Directed by: Tom Konkle
Written by: Tom Konkle, Brittney Powell
Length: 116 minutes
NEED A REVIEW?
Click here to get one.
Trouble Is My Business
It can be hard to earn a decent living being a private detective. Learning to use a computer - and that lovely thing called the internet, in the world of today, is a huge make it or break it point within the field. But what about the good old days? What about say... the mid nineteen forties? The term "doing the leg work" comes from those pre-internet days, and was a very literal expression. Especially for a private dick. It all came down to leg work, lots of hours and a good reputation - and a good reputation is something that Roland Drake (Tom Konkle) no longer has. In ruins, Drake is forced to accept a job he doesn't want in order to maintain his four squares and a roof. He knows it's trouble right from the start however, he is also well aware that trouble is his business. The job? Locating the missing, and wealthy father of Katherine Montemar (Brittney Powell). Very quickly things escalate when Katherine herself vanishes and her sister Jennifer, Also played by Powell, shows up looking for answers. Now, Roland Drake is not only searching for two people, but also finding connections between this case and the one that "sunk" him. "Trouble Is My Business" is a showy, comic style detective story spanning the entire range of noir type films. From the crooked police force of the old days, to the straight up dead pan - and cliche - performances you would expect from this type of movie. I write this all in the best possible way because put quite simply, this was a fun title to watch. One of those unusual micro budget movies that is actually done well. By no means am I writing that a good micro production is hard to find, but this piece from Tom Konkle is a cut above. What was accomplished for such a petty sum of cash, when speaking film budgets, is quite remarkable. This film does "not" play off as a cheap trick and does, in fact, manage to capture and maintain it's artsy look and feel until the bitter end. "Trouble" is a live version of those old detective comics many of the current generation never experienced. Allowing those who give it a chance, a portal into the tongue and cheek world of the classic, mystery laced private dick story. For those not quite sure of the style, and those one liners so many of us love, this title brings to mind the older movie "Who Framed Roger Rabbit" with it's presentation. Minus the cartoon comedy and animation of course. That's not to say that there is no comedy. Just not slap-stick. The comedy itself comes from the exaggerated performances from the wonderful cast. And a wonderful cast it is...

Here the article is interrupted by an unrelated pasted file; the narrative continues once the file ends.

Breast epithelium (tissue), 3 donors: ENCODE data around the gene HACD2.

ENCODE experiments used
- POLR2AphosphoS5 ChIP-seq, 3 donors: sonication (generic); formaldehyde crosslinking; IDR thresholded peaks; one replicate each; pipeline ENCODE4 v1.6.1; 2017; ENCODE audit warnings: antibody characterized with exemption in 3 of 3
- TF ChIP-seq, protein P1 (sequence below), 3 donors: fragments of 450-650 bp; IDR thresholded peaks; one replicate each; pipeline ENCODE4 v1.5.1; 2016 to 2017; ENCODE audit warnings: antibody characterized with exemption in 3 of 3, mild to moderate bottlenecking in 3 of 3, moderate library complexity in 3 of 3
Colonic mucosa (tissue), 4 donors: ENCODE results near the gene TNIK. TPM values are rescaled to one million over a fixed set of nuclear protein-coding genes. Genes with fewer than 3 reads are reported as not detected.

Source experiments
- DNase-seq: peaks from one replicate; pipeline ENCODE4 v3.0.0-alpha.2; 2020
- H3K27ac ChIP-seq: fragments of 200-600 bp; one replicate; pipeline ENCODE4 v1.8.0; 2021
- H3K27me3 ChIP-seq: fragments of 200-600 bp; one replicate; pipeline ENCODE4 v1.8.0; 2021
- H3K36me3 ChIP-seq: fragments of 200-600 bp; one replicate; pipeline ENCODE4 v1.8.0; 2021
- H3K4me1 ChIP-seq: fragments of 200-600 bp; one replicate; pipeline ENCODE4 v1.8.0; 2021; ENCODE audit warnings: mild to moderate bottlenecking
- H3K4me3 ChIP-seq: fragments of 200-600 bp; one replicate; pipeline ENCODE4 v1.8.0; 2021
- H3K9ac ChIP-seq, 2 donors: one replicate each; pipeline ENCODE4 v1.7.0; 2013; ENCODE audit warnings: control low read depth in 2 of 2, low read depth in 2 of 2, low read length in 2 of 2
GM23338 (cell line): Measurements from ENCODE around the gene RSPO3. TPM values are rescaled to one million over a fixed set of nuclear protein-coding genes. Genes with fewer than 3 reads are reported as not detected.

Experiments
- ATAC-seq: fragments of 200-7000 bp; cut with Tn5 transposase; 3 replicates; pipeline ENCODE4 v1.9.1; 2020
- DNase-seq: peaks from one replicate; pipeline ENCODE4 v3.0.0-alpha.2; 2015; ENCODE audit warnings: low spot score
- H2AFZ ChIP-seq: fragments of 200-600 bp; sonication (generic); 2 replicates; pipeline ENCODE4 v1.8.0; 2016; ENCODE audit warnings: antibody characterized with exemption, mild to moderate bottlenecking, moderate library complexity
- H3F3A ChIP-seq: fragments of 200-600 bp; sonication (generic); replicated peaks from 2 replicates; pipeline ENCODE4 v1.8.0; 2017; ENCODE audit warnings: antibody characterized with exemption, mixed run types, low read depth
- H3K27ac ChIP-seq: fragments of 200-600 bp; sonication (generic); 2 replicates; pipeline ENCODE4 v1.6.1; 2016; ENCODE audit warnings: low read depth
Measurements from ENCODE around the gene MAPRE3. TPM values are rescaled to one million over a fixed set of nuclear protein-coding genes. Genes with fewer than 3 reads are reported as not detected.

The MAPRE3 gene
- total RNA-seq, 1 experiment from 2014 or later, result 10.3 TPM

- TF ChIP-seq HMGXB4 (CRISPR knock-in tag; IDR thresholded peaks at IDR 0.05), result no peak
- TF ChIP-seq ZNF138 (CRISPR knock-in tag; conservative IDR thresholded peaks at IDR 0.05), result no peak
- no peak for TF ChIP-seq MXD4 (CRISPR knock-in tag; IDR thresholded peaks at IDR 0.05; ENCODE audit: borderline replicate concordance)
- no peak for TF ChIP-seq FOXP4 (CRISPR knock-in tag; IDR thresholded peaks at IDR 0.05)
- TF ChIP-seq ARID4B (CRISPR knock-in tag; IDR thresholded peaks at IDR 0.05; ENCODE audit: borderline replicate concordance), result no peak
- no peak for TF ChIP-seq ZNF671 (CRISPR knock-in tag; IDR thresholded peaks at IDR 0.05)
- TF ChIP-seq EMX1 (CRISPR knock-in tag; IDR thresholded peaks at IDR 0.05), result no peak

"Trouble" features some recognizable talent alongside Konkle and his cohorts. I'm not going to bother to name drop, but I did notice one thing. Nobody really outdoes anyone else. Maybe it's the style and tone of the title. Maybe it's just "plain old" talent. Whatever the case, and I happen to think it's a little of both, everyone compliments one and other scene after scene. This film plays itself the way it's meant to play thanks to everyone in front of the camera, and by no means do the folks behind the camera slack in any way either. This is a polished film. No question. The set design? The props and near perfect underscore? All stellar - but the reality is that these things would mean nothing, if not for the talent in front of the camera. Clearly this film is the entire package. I can only imagine what could have been done with a "real" budget backing it.
The final verdict is an easy one. Tom Konkle and Brittney Powell set out to tell us a good story. They've succeeded. They set out to bring a style only celebrated by the hard core, to the masses. Again, anyone who watches will probably agree... they've succeeded. "Trouble Is My Business" is a witty, predictable - in a good way - romp that celebrates all those serialized shows and movies your grandparents probably loved to watch. Brought forth in a way that can be appreciated by both newcomers to the genre, and old lovers alike. This is the style that gave us those awesome one line, dead pan remarks so many of us quote unknowingly. And this is a great film to remind - or introduce - the genre in general. From a micro film point of view, "Trouble" exceeded my every expectation. From the point of view of the average watcher? This will simply be a fun ride and an "excellent" excuse to further support independent film.